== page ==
Robust Wireless Sensor For Building Usage Technology (ROWBUST)
Much of the commercial building stock in Europe and the US has been in place for decades. Implementing energy efficient systems in such buildings requires retrofitting of new equipment. Often a key part of that retrofit is the installation of sensors to measure temperature, light, occupancy levels, etc. Increasingly installers use wireless sensors to minimise the disruption (time, effort, and aesthetics) that arises from retrofitting which enables a building to adapt to its functional changes over its life cycle. These systems have no requirement for wires for power and communications. The power can come from solar PV panels and/or long life batteries which communicate wirelessly. These systems are called wireless sensor networks (WSN).
Through the development of modelling tools this project targets two of the most significant technical difficulties associated with the use of such wireless sensor networks. The first challenge is to make the network sufficiently intelligent that installation is straightforward and, upgrade and maintenance of new and existing sensors is highly automated. Minimal expertise will be required to decide on the optimum number and location of the sensors and their seamless integration into the network to optimise energy usage. The second challenge is to ensure that each sensor has enough intelligence to effectively manage the balancing act between its need to minimise its own power consumption with the need for it to communicate reliably with the rest of the system. The project also addresses the challenge of developing business models to prove with confidence to the potential adopter of the technology that sustained energy and cost savings can be made giving a fast return on investment.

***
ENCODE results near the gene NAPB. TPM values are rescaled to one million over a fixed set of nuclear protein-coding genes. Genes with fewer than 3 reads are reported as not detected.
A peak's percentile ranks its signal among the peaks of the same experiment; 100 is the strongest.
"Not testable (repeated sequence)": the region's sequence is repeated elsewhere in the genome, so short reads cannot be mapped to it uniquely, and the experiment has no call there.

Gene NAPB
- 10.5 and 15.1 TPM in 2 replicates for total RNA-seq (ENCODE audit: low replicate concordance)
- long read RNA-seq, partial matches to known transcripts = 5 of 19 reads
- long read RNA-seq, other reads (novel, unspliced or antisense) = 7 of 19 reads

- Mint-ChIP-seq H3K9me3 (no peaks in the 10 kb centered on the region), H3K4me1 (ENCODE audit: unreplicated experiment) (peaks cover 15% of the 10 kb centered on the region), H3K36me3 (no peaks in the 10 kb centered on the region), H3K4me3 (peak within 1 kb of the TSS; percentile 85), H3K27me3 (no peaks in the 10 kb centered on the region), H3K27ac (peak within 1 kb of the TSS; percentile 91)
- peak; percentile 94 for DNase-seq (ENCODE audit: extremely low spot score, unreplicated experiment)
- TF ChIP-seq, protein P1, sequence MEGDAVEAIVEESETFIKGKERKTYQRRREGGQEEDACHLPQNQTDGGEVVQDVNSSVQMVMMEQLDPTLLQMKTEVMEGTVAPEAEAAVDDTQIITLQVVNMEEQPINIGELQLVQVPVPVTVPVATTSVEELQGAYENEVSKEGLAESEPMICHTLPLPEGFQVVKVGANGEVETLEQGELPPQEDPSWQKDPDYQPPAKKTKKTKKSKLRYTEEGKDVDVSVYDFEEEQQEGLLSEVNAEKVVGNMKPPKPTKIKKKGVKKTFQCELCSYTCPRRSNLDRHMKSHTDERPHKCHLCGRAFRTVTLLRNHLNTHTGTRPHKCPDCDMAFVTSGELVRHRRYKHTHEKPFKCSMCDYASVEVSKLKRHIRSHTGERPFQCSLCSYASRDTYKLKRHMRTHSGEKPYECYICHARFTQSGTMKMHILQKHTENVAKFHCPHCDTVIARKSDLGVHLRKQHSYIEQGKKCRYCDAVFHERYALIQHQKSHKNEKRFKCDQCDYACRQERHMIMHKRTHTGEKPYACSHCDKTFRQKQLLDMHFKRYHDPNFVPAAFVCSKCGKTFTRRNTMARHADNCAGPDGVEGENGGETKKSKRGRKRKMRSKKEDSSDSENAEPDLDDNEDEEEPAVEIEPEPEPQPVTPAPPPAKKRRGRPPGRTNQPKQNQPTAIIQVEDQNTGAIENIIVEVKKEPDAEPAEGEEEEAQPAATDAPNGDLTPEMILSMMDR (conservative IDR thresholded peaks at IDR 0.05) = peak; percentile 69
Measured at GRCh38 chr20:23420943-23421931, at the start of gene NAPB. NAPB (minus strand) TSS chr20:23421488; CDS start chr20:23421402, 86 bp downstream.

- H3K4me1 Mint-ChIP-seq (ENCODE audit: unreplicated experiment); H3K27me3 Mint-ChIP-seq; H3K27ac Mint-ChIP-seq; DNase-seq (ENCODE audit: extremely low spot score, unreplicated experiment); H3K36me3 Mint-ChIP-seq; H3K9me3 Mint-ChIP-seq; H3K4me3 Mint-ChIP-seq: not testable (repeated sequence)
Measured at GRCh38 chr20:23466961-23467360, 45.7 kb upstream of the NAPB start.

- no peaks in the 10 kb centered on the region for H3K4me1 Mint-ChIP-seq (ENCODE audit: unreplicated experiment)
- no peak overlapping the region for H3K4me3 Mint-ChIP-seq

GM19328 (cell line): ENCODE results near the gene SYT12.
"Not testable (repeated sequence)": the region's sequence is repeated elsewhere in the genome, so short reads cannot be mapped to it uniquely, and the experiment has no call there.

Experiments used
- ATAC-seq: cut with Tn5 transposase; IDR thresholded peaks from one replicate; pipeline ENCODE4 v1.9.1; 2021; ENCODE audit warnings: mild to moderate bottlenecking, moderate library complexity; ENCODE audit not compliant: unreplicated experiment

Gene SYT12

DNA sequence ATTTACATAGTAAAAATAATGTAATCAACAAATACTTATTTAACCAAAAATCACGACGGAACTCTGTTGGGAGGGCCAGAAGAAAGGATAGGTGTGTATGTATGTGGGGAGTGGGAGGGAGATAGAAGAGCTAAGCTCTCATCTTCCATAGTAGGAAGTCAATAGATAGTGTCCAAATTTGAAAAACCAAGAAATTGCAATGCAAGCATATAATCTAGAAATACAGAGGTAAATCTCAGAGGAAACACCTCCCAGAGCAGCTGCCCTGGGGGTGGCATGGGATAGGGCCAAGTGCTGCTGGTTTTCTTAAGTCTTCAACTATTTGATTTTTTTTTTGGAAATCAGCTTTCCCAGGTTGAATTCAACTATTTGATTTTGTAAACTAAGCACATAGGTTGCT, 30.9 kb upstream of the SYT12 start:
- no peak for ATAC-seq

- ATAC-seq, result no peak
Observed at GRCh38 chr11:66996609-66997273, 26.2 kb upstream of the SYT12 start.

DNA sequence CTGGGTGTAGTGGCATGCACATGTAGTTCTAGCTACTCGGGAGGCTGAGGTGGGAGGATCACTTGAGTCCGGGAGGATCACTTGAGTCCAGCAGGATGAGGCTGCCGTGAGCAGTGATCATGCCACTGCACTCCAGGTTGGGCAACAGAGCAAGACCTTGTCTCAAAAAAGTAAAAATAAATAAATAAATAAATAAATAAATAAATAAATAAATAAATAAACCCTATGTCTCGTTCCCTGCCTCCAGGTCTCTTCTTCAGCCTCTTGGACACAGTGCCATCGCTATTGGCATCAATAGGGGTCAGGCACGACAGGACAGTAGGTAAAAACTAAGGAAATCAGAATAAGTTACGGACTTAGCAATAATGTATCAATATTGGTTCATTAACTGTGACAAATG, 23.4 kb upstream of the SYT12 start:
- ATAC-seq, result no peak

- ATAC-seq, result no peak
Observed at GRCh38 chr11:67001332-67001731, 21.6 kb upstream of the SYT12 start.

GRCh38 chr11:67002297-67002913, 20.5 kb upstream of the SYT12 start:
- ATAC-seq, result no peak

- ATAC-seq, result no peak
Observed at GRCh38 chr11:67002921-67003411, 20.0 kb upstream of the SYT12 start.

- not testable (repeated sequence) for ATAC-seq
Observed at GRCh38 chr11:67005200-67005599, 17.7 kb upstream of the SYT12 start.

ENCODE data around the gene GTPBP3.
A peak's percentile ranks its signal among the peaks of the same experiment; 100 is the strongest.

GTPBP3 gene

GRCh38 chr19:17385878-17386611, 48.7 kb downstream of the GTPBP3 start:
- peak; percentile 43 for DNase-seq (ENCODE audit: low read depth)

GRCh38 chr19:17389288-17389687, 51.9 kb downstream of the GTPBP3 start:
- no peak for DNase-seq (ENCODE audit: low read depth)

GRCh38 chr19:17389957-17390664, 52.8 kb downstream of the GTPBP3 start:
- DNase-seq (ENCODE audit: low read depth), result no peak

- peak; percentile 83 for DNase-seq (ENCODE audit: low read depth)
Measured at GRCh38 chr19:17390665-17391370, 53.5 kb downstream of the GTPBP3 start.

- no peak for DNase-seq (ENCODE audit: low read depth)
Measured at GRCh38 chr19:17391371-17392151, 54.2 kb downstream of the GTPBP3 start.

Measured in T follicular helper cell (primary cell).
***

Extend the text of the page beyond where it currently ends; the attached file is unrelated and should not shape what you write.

The project aims to solve two of the key technical challenges that have hindered the large scale deployment of WSNs – namely auto commissioning and sensor power autonomy by:
1. Developing Quality of Service/ energy harvesting tools to enable power autonomy for wireless sensors such that battery replacements are significantly reduced or eliminated.
2. Developing auto-commissioning tools & design procedures to predict as well as significantly reduce the time & expertise required in commissioning a WSN.
3. Developing business models that when combined with the above tools, show (in advance of deployments) that energy efficiency savings of up to 30% are achievable and there is a fast payback.
4. Demonstrating and validating the technology and energy savings in real world scale deployments.
|Participating Research Institutions||Contact|
|Tyndall National Institute, Cork||Mike Hayes|
|Nimbus Centre for Embedded Systems,
Cork Institute of Technology
|Dr. Susan Rea|